John has been involved with the GTU since 1998, and was Chairman of our Board of Trustees from 1999 to 2007. Among his many efforts to ensure the GTU’s academic, programmatic, administrative, and financial success, he endowed a Presidential Scholarship, and helped launch the capital campaign with a major gift; helped draft the Common Agreement between member schools and the GTU; and spearheaded the committee to find GTU President James A. Donahue. He embodied the GTU’s interfaith mission by creating an interfaith lecture series honoring his father at Temple Emmanuel and by supporting the creation of the Center for Islamic Studies. He played a major role in bringing about needed repairs at the Flora Lamson Hewlett Library. In 2010, John Weiser was awarded the President’s Medallion in recognition of his tremendous and multi –faceted service to the GTU.
John is retired after serving for 18 years as director and general counsel for Bechtel Group, Inc. He says, “My family fled Europe in 1938, our lives upended by religious persecution. Many people acting on their religious beliefs extended a hand. From these early experiences came my deep belief that religion matters, and that it can motivate people to help their neighbors and our world.” Weiser is the current chair of the United Religions Initiative, a global community dedicated to promoting daily interfaith cooperation. He also serves on the board for the National Catholic Reporter. John and his wife Maria have eight children and eleven grandchildren.
Sharon-Gay Smith, Consortial Registrar (1971-2008)
Sharon-Gay Smith was born in February 1942. She spent her youth travelling around the world with her family, courtesy of the US Army and Air Force. She graduated from the University of California, Berkeley with a degree in anthropology and political science, but also attended CDSP for two quarters.
She served the GTU for 37 years until she retired in 2008. She began in the Registrar's Office in 1971 staffing the PBX system and typing transcripts by hand. After serving as assistant to Betty Over for 18 years, she became Consortial Registrar upon Over's retirement in 1989. It’s not easy to recognise the work that she did in writing, but everyone loved her and relied on her. She was integral to the background work of the GTU. She saw the GTU Consortial Registration through its transition from all paper to computers (on multiple registration systems). While this is hardly romantic sounding, the GTU could not have operated the way it does now without her and her expertise facilitating the way. Many who remember Sharon-Gay describe her as embodying the “spirit of the GTU.”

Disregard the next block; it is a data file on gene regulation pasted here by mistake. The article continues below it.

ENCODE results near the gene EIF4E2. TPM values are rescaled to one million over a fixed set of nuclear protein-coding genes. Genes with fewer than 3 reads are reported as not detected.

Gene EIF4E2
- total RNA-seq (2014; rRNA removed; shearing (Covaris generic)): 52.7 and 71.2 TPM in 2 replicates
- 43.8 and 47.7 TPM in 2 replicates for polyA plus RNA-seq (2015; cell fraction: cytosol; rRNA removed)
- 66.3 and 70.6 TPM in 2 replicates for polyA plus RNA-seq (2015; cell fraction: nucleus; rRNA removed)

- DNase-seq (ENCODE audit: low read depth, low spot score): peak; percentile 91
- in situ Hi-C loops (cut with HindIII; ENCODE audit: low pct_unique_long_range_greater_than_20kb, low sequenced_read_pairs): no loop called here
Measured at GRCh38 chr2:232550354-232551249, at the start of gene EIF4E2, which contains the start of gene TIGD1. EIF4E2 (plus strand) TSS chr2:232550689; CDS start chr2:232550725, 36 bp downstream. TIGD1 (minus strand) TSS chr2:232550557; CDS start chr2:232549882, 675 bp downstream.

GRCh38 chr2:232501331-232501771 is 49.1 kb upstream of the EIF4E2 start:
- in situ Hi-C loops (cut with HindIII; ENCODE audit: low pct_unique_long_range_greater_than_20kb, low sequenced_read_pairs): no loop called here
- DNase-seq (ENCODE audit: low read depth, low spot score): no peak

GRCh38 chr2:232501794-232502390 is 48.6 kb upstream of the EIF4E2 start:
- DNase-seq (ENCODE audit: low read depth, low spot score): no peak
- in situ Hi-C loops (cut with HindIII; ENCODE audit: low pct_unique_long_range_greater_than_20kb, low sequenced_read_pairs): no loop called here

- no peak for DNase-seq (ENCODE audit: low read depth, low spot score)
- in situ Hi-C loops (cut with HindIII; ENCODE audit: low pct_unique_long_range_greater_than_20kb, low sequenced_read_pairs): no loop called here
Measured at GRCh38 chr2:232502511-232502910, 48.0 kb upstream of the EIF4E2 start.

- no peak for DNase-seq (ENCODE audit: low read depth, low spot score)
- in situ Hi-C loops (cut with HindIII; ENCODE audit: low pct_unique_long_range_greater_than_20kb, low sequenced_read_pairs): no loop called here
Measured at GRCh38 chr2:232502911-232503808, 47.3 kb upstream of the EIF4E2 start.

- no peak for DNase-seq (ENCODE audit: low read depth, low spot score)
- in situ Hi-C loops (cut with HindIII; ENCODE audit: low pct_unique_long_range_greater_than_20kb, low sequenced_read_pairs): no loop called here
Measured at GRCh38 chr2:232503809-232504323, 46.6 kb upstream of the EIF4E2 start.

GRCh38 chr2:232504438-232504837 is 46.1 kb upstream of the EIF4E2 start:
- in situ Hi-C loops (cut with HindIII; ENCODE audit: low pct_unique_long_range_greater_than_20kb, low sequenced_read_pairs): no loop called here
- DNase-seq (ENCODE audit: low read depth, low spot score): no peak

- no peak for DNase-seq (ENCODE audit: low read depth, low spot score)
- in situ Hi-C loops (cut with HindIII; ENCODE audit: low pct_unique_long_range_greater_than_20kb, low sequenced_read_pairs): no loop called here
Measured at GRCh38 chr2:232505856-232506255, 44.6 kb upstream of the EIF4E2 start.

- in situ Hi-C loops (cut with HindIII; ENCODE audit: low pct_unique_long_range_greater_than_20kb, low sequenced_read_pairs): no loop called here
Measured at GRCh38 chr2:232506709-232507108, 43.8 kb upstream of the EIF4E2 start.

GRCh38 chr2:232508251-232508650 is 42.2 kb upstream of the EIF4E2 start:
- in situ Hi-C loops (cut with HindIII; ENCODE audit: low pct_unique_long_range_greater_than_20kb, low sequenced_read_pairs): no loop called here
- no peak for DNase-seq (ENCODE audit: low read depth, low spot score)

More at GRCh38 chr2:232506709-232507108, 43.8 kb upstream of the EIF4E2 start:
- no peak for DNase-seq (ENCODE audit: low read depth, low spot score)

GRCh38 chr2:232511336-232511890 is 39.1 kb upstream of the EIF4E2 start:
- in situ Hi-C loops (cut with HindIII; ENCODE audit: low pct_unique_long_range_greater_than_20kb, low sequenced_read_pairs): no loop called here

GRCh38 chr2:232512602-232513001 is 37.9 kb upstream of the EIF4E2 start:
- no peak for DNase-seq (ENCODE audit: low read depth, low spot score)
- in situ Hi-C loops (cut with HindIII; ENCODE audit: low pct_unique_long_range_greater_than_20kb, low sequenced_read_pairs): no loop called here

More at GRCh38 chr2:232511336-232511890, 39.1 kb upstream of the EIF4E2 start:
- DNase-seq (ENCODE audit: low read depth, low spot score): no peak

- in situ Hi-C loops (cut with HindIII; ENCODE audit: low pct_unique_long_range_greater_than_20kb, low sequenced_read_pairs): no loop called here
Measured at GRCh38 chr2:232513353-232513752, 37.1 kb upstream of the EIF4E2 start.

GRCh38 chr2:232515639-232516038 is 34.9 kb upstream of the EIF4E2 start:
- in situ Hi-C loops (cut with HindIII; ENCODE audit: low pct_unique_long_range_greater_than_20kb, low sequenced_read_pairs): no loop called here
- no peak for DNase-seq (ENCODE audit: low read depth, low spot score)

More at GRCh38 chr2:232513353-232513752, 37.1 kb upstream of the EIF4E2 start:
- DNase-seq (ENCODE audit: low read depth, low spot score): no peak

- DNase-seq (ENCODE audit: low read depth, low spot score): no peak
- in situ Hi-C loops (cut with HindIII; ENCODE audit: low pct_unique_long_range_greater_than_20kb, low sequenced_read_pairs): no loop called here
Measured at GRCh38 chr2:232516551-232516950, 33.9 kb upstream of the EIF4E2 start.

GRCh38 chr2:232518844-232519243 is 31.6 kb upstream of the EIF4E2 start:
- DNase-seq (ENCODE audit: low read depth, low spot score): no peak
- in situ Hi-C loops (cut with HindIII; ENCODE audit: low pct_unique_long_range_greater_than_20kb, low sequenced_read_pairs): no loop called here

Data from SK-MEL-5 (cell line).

Sharon-Gay worked with 5 of GTU's 6 deans and all 6 presidents.
Upon learning of GTU's intentions for recognizing individuals for their contribution as part of our 50th Anniversary, all of the registrars for the member school unanimously nominated Sharon-Gay for her 37 years of service to the GTU and the community within it.
She died in August 2009 and will be remembered and loved by the staff, students and faculty of the GTU Consortium.
Lucinda Glenn is a good Methodist, a good crocket player, a wonderful singer, and a great archivist.
Lucinda served as the GTU archivist for over 23 years, retiring in August 2012. Single-handedly she managed the operation of the manuscript and institutional archives, establishing the collection as one of the best in the country in the areas of religion and social justice, new religious movements, and religious activities in 20th century California. Outside of the GTU, she held leadership positions in the Society of American Archivists and the Society of California Archivists, of which she was president in 2008-9. She is recognized as an authority on processing religious collections and managing the privacy and confidentiality issues related to pastoral work.
Lucinda grew up in a military family in Orange County. She moved to northern California for her higher education. She received a BA in Medieval English History from the University of California, Berkeley, in 1972; a MA from Pacific School of Religion (her thesis: “John Wesley’s Development of a Doctrine of the Church”) in 1980; and a MA in Librarianship with a specialization in archives from the University of Denver in 1981.
After graduation, she served as a missionary to rural parishes in Tennessee and Mississippi for the United Methodist Church. Returning to the West Coast, she worked in a Methodist’s women’s center in San Francisco’s Chinatown. Following a brief stint working in the GTU library, Lucinda was hired in 1982 for three positions: secretary to Dean Claude Welch, secretary for the Center for Jewish Studies, and coordinator of the GTU Placement Office. In 1989, she became the archivist, gathering materials from closets, basements and other dusty corners of the GTU, and began the archives program.